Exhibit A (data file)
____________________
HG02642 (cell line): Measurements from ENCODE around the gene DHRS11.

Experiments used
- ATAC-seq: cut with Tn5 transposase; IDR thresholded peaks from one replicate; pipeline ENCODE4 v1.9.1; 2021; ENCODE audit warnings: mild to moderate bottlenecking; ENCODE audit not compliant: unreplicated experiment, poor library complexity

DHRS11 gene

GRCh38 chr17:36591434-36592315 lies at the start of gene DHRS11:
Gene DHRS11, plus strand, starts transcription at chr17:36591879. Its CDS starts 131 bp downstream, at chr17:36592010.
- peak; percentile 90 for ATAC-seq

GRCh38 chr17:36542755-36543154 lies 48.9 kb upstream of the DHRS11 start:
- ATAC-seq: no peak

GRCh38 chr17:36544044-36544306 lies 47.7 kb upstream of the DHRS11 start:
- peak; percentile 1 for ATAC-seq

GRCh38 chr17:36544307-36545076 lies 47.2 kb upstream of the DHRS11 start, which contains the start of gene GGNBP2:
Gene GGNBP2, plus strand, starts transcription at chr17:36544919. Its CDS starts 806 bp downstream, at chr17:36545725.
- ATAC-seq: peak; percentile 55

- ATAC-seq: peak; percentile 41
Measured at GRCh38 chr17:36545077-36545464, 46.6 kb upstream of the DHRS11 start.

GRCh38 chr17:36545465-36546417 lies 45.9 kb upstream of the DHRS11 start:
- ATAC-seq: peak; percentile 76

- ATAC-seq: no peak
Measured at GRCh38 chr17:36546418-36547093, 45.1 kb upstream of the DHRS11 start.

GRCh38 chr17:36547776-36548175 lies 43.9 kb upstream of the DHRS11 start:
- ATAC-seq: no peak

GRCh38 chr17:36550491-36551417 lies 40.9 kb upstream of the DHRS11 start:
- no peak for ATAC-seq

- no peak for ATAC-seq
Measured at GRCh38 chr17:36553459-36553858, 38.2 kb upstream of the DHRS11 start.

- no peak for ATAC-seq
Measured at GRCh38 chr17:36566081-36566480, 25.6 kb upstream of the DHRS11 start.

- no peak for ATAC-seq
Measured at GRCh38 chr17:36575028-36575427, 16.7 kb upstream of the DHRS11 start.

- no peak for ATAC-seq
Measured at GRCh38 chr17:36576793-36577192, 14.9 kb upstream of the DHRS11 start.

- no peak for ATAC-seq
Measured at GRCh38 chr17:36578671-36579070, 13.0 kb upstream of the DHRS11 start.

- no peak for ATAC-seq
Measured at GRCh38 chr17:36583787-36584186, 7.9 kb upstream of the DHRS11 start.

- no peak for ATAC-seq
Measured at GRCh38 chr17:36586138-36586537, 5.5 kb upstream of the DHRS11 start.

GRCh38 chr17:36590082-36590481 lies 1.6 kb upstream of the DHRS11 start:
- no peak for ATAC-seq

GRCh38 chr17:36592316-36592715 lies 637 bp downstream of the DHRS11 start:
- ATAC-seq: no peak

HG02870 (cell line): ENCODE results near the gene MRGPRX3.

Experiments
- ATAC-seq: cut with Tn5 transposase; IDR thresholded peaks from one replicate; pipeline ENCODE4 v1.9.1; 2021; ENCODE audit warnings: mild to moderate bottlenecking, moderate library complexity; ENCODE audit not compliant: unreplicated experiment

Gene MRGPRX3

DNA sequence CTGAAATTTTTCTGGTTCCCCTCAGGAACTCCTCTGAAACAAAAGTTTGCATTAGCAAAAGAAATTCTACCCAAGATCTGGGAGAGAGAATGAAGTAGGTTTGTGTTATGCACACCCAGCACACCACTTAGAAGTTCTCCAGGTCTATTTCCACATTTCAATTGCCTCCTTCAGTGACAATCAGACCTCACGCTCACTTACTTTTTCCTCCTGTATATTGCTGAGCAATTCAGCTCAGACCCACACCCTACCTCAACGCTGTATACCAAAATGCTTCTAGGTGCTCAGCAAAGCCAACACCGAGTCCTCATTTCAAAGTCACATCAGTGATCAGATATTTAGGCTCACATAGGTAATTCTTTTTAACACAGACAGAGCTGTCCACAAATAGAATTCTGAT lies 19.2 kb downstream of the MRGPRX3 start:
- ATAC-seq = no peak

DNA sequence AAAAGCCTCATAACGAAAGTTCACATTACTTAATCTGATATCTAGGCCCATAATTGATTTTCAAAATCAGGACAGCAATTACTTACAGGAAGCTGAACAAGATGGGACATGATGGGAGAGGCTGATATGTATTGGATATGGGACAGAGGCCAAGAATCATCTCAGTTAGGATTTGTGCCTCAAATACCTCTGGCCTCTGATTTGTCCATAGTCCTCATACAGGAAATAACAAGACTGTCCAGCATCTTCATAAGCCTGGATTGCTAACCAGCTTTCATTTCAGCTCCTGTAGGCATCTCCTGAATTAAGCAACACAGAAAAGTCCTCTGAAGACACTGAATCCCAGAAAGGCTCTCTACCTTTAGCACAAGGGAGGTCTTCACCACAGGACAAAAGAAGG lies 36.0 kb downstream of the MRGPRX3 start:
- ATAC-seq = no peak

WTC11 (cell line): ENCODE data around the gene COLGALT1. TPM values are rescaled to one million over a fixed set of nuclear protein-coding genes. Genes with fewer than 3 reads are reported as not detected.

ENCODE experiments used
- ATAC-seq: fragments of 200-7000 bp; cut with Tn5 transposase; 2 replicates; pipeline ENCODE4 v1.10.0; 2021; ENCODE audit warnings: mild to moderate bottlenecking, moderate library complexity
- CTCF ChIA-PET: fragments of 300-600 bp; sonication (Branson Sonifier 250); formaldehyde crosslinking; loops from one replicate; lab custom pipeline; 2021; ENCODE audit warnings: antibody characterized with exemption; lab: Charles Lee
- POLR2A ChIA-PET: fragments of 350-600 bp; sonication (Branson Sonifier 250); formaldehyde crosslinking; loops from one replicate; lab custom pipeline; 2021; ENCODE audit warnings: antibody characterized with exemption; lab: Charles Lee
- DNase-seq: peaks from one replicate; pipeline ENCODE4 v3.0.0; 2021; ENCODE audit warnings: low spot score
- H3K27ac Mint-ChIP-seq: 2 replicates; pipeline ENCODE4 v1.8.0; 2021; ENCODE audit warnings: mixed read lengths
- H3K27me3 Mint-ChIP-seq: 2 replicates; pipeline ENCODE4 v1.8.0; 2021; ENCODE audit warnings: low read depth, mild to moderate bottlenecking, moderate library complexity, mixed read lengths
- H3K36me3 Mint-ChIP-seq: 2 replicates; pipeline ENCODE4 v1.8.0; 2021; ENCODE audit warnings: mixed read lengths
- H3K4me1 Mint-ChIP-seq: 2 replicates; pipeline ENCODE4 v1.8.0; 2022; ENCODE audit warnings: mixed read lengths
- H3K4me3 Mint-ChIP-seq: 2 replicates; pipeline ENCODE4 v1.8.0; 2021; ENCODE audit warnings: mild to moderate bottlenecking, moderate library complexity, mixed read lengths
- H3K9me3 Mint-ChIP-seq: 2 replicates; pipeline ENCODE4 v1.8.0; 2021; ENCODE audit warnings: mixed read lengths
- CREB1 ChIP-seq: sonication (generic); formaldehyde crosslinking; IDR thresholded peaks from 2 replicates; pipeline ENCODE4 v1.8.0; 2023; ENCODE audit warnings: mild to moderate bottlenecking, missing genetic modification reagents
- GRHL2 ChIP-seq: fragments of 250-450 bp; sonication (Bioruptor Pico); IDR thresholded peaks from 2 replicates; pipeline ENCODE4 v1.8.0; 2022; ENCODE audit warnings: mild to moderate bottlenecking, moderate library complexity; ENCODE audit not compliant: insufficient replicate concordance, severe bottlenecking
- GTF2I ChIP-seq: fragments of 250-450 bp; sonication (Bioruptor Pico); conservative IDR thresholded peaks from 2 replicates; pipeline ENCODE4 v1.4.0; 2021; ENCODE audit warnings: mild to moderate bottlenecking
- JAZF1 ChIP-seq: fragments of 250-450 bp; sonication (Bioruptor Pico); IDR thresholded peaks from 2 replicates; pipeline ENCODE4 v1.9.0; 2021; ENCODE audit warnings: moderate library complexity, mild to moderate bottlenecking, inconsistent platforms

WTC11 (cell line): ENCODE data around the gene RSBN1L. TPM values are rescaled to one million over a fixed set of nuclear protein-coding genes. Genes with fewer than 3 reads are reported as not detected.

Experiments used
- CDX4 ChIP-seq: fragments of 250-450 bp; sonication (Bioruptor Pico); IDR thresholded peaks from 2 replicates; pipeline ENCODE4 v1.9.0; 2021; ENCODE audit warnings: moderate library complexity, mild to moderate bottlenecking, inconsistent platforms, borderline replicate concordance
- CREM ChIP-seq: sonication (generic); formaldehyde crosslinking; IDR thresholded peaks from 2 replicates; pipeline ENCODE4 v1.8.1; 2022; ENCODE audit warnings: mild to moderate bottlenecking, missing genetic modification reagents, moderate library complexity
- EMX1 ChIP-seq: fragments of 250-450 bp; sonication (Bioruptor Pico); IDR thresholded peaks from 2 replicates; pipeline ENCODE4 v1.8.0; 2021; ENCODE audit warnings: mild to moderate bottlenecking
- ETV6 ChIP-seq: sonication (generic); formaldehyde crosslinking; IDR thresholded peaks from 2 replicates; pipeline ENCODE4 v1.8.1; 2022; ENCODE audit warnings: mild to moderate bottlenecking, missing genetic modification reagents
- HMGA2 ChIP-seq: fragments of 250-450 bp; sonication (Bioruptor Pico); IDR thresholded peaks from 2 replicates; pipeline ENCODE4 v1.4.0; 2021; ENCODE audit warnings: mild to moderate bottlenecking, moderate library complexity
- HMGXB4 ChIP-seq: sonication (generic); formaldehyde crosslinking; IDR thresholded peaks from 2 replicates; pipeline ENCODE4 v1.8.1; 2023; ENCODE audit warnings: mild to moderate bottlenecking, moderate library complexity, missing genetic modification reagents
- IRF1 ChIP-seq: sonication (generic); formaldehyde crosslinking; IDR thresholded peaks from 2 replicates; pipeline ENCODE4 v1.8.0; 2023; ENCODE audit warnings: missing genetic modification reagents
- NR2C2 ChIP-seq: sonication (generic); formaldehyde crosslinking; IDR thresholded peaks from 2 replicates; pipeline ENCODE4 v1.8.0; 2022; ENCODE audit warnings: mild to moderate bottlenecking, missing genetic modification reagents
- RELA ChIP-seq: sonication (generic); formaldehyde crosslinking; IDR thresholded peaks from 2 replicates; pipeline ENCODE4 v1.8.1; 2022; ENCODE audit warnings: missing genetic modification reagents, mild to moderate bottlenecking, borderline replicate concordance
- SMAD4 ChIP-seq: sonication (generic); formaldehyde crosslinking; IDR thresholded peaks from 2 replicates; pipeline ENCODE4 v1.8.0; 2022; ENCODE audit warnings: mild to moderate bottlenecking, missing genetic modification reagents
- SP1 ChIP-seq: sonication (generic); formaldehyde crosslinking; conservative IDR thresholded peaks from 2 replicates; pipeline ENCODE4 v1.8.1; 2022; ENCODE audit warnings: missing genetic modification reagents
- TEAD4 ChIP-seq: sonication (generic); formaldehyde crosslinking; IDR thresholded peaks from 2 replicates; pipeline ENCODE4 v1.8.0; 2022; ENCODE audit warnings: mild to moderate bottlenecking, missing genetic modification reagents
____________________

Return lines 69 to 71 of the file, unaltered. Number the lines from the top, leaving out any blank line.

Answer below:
- CDX4 ChIP-seq: fragments of 250-450 bp; sonication (Bioruptor Pico); IDR thresholded peaks from 2 replicates; pipeline ENCODE4 v1.9.0; 2021; ENCODE audit warnings: moderate library complexity, mild to moderate bottlenecking, inconsistent platforms, borderline replicate concordance
- CREM ChIP-seq: sonication (generic); formaldehyde crosslinking; IDR thresholded peaks from 2 replicates; pipeline ENCODE4 v1.8.1; 2022; ENCODE audit warnings: mild to moderate bottlenecking, missing genetic modification reagents, moderate library complexity
- EMX1 ChIP-seq: fragments of 250-450 bp; sonication (Bioruptor Pico); IDR thresholded peaks from 2 replicates; pipeline ENCODE4 v1.8.0; 2021; ENCODE audit warnings: mild to moderate bottlenecking